Theories of meaningful work could in some ways be said to draw their inspiration from Durkheim’s (1897) sociological analysis of suicide. Durkheim argued that one cause of suicide was unemployment because it deprived people of their function and their opportunity to contribute to society. That a noted sociologist was so concerned with the damage unemployment could do to people may have been rooted in the massive changes wrought by the Industrial Revolution to the role of work in people’s lives. In some ways, work was transformed from a predestined path trod by all members of a particular family lineage, where Shoemakers made shoes, Cartiers transported goods, and Breuers made beer. As machines replaced human labor and as assembly line techniques deconstructed work into a sequence of connected tasks, traditional occupations were uprooted and people became responsible not for production as fait accompli but rather for production in terms of incremental additions to a whole. More than 100 years after Durkheim’s observations about the dire impact of losing one’s place in society through the loss of work, we still see concerns about how quickly the world of work changes, how rapidly “human” jobs are outsourced or even replaced by robots or algorithms. As technology continues to change the shape of work in our lives, by increasing competition in the job market, increasing globalization, and increasing the reach of workplace communications into personal time, people struggle with the challenge of trying to balance work demands with life priorities. […]

Steger and colleagues drew upon the much larger body of scholarship on meaning in life as a whole to identify the important role of self‐transcendence in meaningful work (for review, see Steger, 2009, 2012a, 2012b). It has been theorized and shown that as people transcend their own immediate and self‐centered concerns to embrace the concerns of those beyond themselves they experience greater meaning in their lives (e.g., Dik, Duffy, & Steger, 2012; Reker, Peacock, & Wong, 1987; Schnell, 2009; Steger, Kashdan, & Oishi, 2008). The model Steger and colleagues developed can be displayed in terms of concentric circles indicating people’s degree of transcendence from the basic qualities of a job. Meaningful work transcends simple job execution when workers perceive that their work is meaningful and has a point or purpose within the organization. The relationship of one’s work to meaning in one’s personal life as a whole is another step of transcendence away from simple job characteristics. Finally, the ability of work to surpass benefits to one’s own life and provide broader impacts for the greater good represents yet another level of transcendence. Figure 5.1 displays the dimensions of meaningful work from this theory. In the central circle is the extent to which a worker judges her or his job to be meaningful and significant. In the next circle is the degree to which a job or work is harmonious with meaning and purpose in the worker’s life as a whole, or alternatively, helps workers build more meaning in their lives. In the largest circle is the degree to which a job or work helps the worker contribute to or positively impact others or the greater good in prosocial ways.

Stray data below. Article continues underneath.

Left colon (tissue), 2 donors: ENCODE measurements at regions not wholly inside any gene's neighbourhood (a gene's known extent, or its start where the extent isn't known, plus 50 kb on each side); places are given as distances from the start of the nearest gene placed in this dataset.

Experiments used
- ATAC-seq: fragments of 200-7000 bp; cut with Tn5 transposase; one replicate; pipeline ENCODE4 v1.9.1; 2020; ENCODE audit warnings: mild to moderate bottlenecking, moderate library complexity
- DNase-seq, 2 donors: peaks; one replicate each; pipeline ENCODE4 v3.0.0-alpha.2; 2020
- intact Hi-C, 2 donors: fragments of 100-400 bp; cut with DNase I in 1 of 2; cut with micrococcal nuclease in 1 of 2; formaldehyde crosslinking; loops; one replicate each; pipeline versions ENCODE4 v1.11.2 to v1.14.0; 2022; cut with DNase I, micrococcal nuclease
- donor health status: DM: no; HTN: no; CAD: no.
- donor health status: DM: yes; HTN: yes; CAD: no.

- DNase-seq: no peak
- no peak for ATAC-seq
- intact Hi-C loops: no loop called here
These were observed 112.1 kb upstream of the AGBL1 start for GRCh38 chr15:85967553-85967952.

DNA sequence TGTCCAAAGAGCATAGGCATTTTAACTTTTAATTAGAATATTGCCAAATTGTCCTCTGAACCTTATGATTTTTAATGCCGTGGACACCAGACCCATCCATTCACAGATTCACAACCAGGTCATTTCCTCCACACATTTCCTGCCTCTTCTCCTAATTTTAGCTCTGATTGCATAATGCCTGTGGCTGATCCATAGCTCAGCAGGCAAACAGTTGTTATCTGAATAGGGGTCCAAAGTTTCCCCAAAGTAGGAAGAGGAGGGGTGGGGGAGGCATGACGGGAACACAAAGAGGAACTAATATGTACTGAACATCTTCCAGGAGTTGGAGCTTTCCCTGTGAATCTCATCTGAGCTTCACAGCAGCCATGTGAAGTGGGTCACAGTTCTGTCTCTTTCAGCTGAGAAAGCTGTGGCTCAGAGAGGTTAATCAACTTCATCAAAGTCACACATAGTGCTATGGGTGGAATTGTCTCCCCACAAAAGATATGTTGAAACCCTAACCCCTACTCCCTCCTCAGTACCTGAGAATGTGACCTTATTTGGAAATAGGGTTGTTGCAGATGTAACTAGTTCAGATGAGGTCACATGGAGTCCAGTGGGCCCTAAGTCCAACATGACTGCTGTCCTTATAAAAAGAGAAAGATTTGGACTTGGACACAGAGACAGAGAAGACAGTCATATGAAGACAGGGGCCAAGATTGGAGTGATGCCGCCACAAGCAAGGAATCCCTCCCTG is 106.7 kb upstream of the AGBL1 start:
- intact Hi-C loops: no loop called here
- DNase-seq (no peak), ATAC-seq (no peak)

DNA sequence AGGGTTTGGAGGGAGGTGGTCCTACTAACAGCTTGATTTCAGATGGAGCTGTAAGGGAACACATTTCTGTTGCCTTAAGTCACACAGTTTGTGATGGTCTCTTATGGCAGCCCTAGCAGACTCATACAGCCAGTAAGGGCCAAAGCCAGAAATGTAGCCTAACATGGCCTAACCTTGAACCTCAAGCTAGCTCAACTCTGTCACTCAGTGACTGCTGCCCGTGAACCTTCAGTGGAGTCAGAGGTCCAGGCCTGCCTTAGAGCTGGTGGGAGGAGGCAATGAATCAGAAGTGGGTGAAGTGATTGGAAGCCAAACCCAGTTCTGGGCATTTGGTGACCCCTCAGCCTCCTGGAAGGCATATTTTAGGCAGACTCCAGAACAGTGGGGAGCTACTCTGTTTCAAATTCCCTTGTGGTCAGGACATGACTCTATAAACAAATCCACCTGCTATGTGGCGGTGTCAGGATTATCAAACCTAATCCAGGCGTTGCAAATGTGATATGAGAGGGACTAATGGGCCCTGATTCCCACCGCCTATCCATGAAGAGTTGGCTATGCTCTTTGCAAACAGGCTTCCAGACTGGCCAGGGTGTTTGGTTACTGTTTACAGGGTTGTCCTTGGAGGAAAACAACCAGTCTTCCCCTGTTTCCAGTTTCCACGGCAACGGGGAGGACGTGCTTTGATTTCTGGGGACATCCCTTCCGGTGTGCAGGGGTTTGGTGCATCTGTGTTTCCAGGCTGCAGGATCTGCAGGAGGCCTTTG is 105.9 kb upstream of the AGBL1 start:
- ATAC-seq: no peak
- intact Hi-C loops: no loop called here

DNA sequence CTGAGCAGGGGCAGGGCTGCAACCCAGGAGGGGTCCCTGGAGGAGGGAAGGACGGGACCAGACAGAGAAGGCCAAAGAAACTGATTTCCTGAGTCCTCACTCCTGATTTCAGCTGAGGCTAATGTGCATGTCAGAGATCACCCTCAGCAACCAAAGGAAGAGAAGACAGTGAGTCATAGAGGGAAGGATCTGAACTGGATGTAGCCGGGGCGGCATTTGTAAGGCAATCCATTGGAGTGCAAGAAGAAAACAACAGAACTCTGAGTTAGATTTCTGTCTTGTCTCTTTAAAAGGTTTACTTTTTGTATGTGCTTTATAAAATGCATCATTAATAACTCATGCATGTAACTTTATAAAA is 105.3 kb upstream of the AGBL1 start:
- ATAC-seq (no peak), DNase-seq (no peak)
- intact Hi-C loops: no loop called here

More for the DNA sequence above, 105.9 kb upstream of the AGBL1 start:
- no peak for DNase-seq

The Wiley Blackwell Handbook of the Psychology of Positivity and Strengths-Based Approaches at Work; Lindsay G. Oades, Michael Steger, Antonelle Delle Fave, Jonathan Passmore; January 2017,


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